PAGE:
Posted on Jan 12, 2023 in Latest Department News, Newsroom

HONOLULU, HI – Hawaiʻi Attorney General Anne Lopez has joined a coalition of 22 attorneys general in filing an amicus brief in support of the federal government in two cases before the U.S. Supreme Court, concerning the Biden Administration’s targeted cancellation of student loan debt to address the continuing effects of the COVID-19 pandemic. 

The amicus brief, filed today in the cases Biden v. Nebraska and Department of Education v. Brown, argues that U.S. Secretary of Education Miguel Cardona has the authority under the HEROES Act to provide limited debt cancellation to prevent student loan borrowers from experiencing grave financial hardship as a result of the COVID-19 pandemic. Last year, the Secretary announced plans to grant $10,000 in debt relief for borrowers under certain income thresholds, and $20,000 in debt relief to borrowers who met those income thresholds and also received a Pell Grant in college. This debt relief seeks to ensure that borrowers affected by the pandemic do not face catastrophic defaults at the conclusion of a nearly three-year pause in loan repayment obligations.  

The debt cancellation plan was challenged in September and November 2022 in Biden v. Nebraska and Department of Education v. Brown, respectively. The federal government is now asking the Supreme Court to lift injunctions of the plan granted by the lower courts, that blocked the Secretary from granting this debt cancellation relief during the pendency of the legal challenges and to uphold the Secretary’s action. 

            Solicitor General of the State of Hawaiʻi Kimberly Guidry, the State’s top appellate attorney, states: 


“Secretary Cardona’s targeted exercise of his statutory authority to prevent student loan defaults related to the Covid-19 pandemic will provide critical relief to borrowers and economic benefit to Hawaiʻi and other States.” 

The coalition argues in the brief that targeted debt cancellation is an appropriate and necessary use of the Secretary of Education’s authority under the HEROES Act. The brief emphasizes the ongoing financial harm that the pandemic has caused student borrowers, and the evidence that a spike in pandemic-related defaults is likely to occur upon lifting of the current student loan repayment pause. The brief describes the catastrophic financial impacts such pandemic-related defaults would have on borrowers and how those impacts would also harm state economies. The coalition argues that the federal government appropriately granted relief that was targeted to prevent these outcomes and that the Secretary acted well within his authority under the HEROES Act in using debt cancellation as a tool for responding to pandemic-related harms.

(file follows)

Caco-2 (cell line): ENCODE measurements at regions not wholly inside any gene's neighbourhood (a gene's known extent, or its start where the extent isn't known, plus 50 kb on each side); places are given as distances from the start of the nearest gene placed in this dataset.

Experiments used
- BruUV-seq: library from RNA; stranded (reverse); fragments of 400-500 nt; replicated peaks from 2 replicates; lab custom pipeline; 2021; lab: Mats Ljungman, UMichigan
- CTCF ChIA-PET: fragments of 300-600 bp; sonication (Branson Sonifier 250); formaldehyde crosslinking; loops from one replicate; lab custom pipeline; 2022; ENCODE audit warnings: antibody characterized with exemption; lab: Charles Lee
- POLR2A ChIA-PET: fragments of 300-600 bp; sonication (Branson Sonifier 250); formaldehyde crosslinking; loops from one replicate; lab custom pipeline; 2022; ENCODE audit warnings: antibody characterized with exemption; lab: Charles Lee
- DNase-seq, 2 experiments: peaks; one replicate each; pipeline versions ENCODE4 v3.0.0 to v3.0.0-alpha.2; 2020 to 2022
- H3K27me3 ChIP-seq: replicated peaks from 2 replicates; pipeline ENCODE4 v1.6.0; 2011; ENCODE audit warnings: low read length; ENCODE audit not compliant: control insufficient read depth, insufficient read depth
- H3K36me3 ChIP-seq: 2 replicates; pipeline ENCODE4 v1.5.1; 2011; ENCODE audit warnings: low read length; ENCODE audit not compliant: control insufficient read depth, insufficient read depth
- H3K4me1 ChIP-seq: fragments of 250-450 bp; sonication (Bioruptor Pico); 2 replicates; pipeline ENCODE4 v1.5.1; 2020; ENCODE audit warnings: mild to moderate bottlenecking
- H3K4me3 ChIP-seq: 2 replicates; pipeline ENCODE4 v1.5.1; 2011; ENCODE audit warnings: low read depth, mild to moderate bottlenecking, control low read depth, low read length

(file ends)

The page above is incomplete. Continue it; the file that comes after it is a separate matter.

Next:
The brief also argues that states have an interest in ensuring the well-being of their residents, explaining that state economies benefit when residents are protected from suffering preventable harms stemming from student loan defaults that could imperil their job prospects, housing security, and access to some federal benefits.   

Joining Attorney General Lopez in this brief, which was led by Massachusetts’ Acting Attorney General Bessie Dewar, are the attorneys general of California, Colorado, Connecticut, Delaware, the District of Columbia, Illinois, Maryland, Michigan, Minnesota, Nevada, New Jersey, New Mexico, New York, North Carolina, Oregon, Pennsylvania, Rhode Island, Vermont, Washington, and Wisconsin.

To find a copy of the brief in full, please click here. 

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Media Contact:

Dave Day

Special Assistant to the Attorney General

(808) 586-1284

Email: [email protected]